Courtesy of Fox Theatre

Elphaba’s emerald green visage is possibly the most iconic in modern theater. It’s that immediately recognizable profile in tandem with her unforgettable story that make the success of “Wicked” unsurprising. The show’s enchanting plot and jaw-dropping performances have cemented “Wicked” in musical theater history. Having already visited Atlanta several times on tour, “Wicked” is back at the Fox Theatre from Oct. 23 to Nov. 17.

“Wicked” tells the heart-wrenching origin story of Elphaba (Talia Suskauer), who later comes to be known as the Wicked Witch of the West. It chronicles her adolescence and family life to her untimely end at the hands of Dorothy. Specifically, the musical examines her experience at Shiz University, where she is sent to care for her younger sister, Nessarose (Amanda Fallon Smith). There, Elphaba discovers her magical potential as well as an unlikely friendship with the goody-two-shoes Glinda (Allison Bailey), initially introduced as Galinda. The second act of the show leads up to and encompasses the events of the film, “The Wizard of Oz.” However, it portrays the well-known characters in an entirely different light, with the film’s most recognizable plot points only popping up in dialogue. The musical’s wit and charm derive from character development as each character transforms from a single-faceted, one-dimensional person to a starkly complex individual within the ever-changing land of Oz.

Going into the show, I expected to see Elphaba’s perceived wickedness in a new light, but it was shocking to witness each character undergo their own, equally fleshed-out transformation. Galinda, who starts off vapid and materialistic, becomes an insightful friend, now named Glinda (the “Ga” is silent), who is stuck in a broken political system fueled by strife and discrimination against the population of speaking Animals. The Wonderful Wizard of Oz (Cleavant Derricks) ends up being more than just the man behind the curtain and anything but wonderful. Fiyero (Curt Hansen) is overtaken with passion despite his initial carefree attitude and wowed me with his refusal to be a part of the discontentment that surrounds Oz under the Wizard’s reign. And while there were more transformations in the performance, they are better left for when seeing the awe-inspiring show in person. “Wicked” consistently evokes  powerful emotional reactions throughout the show because of the dynamic characters, but it would’ve been ineffective without the outstanding ensemble, set and orchestra that fit together to transport the audience to Oz.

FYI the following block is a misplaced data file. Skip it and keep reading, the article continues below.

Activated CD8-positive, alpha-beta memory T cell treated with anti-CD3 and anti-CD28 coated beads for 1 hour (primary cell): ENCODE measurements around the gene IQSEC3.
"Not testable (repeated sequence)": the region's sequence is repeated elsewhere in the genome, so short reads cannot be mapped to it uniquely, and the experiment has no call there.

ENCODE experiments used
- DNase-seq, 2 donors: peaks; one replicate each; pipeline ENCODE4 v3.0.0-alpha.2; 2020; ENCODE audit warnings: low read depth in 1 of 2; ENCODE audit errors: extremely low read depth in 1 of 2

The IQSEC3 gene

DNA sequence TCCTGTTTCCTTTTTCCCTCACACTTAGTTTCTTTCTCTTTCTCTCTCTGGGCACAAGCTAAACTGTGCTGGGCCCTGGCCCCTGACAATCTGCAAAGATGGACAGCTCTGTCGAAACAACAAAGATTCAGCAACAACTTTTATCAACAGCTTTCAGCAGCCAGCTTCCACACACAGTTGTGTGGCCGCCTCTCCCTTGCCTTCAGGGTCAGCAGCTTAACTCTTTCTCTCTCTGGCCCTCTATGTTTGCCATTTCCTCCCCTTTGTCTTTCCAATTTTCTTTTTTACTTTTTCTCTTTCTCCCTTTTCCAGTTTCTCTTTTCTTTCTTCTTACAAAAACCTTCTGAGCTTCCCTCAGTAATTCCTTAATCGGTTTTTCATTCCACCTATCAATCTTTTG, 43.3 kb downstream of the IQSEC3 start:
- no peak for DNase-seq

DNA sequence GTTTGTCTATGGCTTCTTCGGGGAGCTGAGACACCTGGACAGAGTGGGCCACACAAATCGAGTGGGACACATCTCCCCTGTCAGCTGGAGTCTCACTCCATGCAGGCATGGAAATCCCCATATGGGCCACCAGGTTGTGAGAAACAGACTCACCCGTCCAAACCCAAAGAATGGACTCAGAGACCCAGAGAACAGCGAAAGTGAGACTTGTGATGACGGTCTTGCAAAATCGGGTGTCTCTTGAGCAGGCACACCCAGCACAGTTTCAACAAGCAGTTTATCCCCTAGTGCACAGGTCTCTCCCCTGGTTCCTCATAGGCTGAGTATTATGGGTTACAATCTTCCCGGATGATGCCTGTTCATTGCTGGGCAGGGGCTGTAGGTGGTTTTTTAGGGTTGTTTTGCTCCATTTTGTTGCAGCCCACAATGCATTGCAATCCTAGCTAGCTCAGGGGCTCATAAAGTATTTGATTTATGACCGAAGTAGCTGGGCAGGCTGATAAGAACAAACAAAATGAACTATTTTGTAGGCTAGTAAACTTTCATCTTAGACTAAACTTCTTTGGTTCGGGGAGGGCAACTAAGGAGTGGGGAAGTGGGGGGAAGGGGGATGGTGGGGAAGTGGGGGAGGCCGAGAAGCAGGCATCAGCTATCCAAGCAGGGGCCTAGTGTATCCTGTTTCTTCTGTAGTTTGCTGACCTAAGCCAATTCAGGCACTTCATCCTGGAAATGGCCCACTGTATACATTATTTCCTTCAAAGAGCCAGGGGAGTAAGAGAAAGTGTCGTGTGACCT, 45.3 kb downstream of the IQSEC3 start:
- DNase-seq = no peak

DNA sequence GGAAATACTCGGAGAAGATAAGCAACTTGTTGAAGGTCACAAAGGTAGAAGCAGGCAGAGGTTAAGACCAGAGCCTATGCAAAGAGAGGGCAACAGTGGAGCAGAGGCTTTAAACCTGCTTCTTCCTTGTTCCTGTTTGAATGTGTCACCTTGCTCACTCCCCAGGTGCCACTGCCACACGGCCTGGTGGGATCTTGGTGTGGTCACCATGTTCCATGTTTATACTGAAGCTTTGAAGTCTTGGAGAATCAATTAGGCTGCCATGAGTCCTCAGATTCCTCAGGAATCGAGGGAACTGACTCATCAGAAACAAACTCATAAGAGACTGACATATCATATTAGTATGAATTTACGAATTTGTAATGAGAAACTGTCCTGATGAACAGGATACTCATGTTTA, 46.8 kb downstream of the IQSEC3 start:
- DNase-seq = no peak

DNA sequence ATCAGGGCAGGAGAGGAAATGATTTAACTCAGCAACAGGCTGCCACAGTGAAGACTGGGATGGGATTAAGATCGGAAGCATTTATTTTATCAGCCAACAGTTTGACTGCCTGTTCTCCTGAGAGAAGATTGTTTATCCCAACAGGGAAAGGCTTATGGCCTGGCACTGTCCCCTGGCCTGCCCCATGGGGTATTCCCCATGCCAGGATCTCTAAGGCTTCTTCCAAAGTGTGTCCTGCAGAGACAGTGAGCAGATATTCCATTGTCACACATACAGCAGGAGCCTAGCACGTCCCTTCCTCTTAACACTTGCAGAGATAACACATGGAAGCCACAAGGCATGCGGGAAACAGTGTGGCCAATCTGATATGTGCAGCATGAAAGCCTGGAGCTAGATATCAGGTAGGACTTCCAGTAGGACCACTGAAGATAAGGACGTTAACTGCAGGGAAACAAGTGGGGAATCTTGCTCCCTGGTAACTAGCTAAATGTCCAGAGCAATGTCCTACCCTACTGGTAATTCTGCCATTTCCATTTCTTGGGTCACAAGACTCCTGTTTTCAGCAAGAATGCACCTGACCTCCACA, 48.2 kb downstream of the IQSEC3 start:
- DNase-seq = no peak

“Wicked” would be a completely different show without the magic created by Elphaba and Glinda’s budding friendship. The most moving and emotionally overwhelming moments present themselves through the characters’ deep emotional connection. Suskauer and Bailey made Elphaba and Glinda their own as they gave life to what would otherwise be tired character foils of good and evil. Suskauer’s sass as she mocks the students making fun of her at Shiz University makes it impossible not to laugh. Bailey’s portrayal of Glinda’s incessant positivity is hilarious because it is unpredictable; just as I thought she was at her peppiest, she would break out into a sudden bouncy ballet routine celebrating some small social success.

The people of Oz, the students of Shiz and the citizens of Emerald City, make the transition from audience to stage seem more like a window into another world. Each individual is independent in every scene, but during musical numbers everyone comes together as a single unit to wow the audience in unified choreography. In group musical numbers, the ensemble largely acts as a single unit, but each individual has moments to shine through soloistic features in both their singing and dancing. Alongside their superb acting, the addition of the ensemble makes each full-cast number fill the entirety of the Fox Theatre with resonant harmonies.

“Wicked” is best known for its show-stopping hits such as “Defying Gravity,” “Popular” and “What Is This Feeling,” but these songs wouldn’t be possible without the pit orchestra, whose rich music bolsters the on-stage performances. While the orchestra sets the audible tone of the show, the complexity of the multi-layered set continually surprises. The show begins with an elaborate map concealing the stage like a curtain, with an emerald green spotlight on Emerald City. From here, the stage transforms into several different locations, frequently covered in steampunk-style gears and cogs spanning the height of the entire stage. While each of the over a dozen sets are unique, they are frequently made up of recurring elements cast in a new light by accessories or strings of dazzling bulbs.

“Wicked” is a magical experience that twists the traditional, somewhat superficial story of “The Wizard of Oz” into an adventure that follows a quirky and lovable cast into much more complex conflicts than the original film. It’s accessible to all audiences, though there are plenty of Easter eggs for vigilant fans of Oz. It would be foolhardy to miss this opportunity to see this tour of “Wicked” while it’s at the Fox, but if the current trend continues, this show will be back and just as wonderful in a few years.

 

Grade: A